But never underestimate the cost of humiliation. For in war victory is never clean, because it empowers the vanquished or their successors to struggle in the future. Recent wars in Iraq, Afghanistan and elsewhere in the Muslim world confirm this, often unheeded, lesson of history. From Alexander the Great, king of the Macedonian Empire, nearly two-and-a-half millennia ago to date, imperial powers far afield have sent their rampaging armies to conquer and to humiliate the populations of vast fertile lands, cradles of civilization, close to the four great rivers, the Nile, the Euphrates, the Indus and the Hwang He. What has transpired forms a pattern.

Those lands include modern Iran, Iraq, Afghanistan and the South Asian subcontinent, Pakistan and India in particular. Amid extreme volatility in this region, there has existed something consistent. Alexander’s campaign of conquest finally ran out of steam on the banks of the Hydaspes, modern-day Jhelum river in India and Pakistan. Exhausted, his troops mutinied, refusing to march any further. The rebellion continued later at Opis, a Babylonian city on the east bank of the Tigris, where Alexander gave a stirring speech admonishing his troops. But his rhetoric failed.

Elsewhere in the Kunar and Swat valleys, tribes put up extraordinary resistance forewarning one of history’s greatest military geniuses. However, the message from those uprisings was not enough for Alexander to overcome his hubris. After the Battle of Hydaspes, he retreated to Persia, leaving governors he had appointed in charge. They, too, misbehaved. Alexander was exhausted, injured, his aura of invincibility having abandoned him. Alexander became even more brutal. He retreated to Persia and died three years later. A remark attributed to him at the time: “I am dying from the treatment of too many physicians.”

The hills and valleys of Swat and Kunar, together with lands of the vast region of South and West Asia, have been subjected to repeated invasions through the centuries. The soil is soaked in blood spilled in violence between invaders and defenders, communities and tribes, whose fortunes and failings have attracted eagle-eyed predators far and near. The soil is fertile for resistance as it is for agriculture. Foreign armies have found this to their detriment time and again.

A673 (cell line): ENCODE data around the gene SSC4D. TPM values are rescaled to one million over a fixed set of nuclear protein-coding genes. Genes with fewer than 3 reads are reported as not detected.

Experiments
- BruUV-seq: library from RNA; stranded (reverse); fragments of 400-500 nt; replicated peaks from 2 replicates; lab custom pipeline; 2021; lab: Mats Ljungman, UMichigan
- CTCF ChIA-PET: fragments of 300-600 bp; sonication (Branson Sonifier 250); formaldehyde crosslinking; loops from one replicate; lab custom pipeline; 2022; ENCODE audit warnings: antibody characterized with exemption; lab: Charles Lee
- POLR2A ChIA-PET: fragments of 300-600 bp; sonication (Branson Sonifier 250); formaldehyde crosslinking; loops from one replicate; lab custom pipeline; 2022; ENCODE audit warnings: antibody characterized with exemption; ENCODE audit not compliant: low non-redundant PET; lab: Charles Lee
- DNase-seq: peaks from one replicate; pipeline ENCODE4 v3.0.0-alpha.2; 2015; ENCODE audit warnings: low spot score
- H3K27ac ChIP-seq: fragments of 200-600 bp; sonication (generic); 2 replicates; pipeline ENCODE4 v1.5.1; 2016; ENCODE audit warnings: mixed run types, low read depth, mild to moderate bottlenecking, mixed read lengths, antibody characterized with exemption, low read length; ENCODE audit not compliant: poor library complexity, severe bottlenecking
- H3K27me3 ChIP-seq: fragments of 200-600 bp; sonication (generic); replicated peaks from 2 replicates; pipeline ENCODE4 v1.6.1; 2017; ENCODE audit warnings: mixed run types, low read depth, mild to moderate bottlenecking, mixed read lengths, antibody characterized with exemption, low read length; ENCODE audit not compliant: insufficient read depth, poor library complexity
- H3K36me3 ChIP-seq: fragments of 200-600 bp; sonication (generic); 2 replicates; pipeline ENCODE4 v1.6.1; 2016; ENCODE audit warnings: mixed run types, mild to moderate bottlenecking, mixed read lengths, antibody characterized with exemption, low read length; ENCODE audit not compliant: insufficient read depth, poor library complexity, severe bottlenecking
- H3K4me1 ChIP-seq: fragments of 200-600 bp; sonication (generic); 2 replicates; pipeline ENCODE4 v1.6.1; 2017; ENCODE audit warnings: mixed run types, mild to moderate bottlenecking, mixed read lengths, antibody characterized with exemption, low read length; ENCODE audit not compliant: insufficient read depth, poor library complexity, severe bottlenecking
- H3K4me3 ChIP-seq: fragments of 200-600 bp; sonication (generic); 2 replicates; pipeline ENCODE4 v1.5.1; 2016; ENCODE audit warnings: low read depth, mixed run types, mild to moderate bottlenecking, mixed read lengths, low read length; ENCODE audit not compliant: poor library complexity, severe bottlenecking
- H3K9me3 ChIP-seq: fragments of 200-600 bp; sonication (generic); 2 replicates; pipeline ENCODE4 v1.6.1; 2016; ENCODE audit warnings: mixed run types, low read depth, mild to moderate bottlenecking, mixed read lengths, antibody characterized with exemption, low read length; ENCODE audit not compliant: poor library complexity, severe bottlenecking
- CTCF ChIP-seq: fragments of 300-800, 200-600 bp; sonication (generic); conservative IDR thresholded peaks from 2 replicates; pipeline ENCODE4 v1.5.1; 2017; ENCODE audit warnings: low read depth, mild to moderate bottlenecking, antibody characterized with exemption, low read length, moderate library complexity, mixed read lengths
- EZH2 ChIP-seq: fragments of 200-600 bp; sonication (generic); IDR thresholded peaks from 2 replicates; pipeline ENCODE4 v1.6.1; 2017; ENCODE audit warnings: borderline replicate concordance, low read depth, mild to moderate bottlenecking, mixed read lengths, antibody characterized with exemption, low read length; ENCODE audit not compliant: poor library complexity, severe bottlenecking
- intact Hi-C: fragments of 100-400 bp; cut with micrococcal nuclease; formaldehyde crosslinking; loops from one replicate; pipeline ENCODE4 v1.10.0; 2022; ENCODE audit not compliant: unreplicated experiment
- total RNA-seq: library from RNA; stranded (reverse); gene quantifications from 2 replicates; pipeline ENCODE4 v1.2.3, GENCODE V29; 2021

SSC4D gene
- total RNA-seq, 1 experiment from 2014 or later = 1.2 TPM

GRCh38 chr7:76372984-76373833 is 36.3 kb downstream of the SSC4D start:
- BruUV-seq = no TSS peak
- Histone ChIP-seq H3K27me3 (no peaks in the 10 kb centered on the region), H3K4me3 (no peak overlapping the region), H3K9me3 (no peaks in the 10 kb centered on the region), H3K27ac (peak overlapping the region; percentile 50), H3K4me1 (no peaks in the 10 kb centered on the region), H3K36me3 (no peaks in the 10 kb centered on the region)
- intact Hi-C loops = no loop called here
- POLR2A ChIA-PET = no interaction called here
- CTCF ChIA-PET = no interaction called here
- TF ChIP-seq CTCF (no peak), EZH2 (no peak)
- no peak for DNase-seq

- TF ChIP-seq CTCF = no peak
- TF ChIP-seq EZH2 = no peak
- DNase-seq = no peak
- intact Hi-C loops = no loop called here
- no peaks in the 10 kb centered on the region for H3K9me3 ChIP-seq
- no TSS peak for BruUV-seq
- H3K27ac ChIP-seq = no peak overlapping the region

Subjugation by external forces renders victims helpless, but consolidates their long-term resolve. It breeds local resistance to foreign occupiers and their culture. It results in the colonization of lands occupied by foreign troops, mercenaries, and those wearing civilian hats as administrators and advisers. They engage in activities to extract and sell local assets, manufactured and agricultural goods through market mechanisms created and managed by themselves, not by those who owned them in the first place. Or they use the location of occupied lands to extend their control further.

In Chapter V of The Prince, Niccolo Machiavelli discussed three ways to hold newly acquired states that once had their own sovereign laws. His methods were: by devastating them; going and living there in person; or by letting them keep their own laws, extracting tribute and setting up an oligarchy which will keep the state friendly. Machiavelli’s work is associated with corrupt, manipulative and totalitarian government.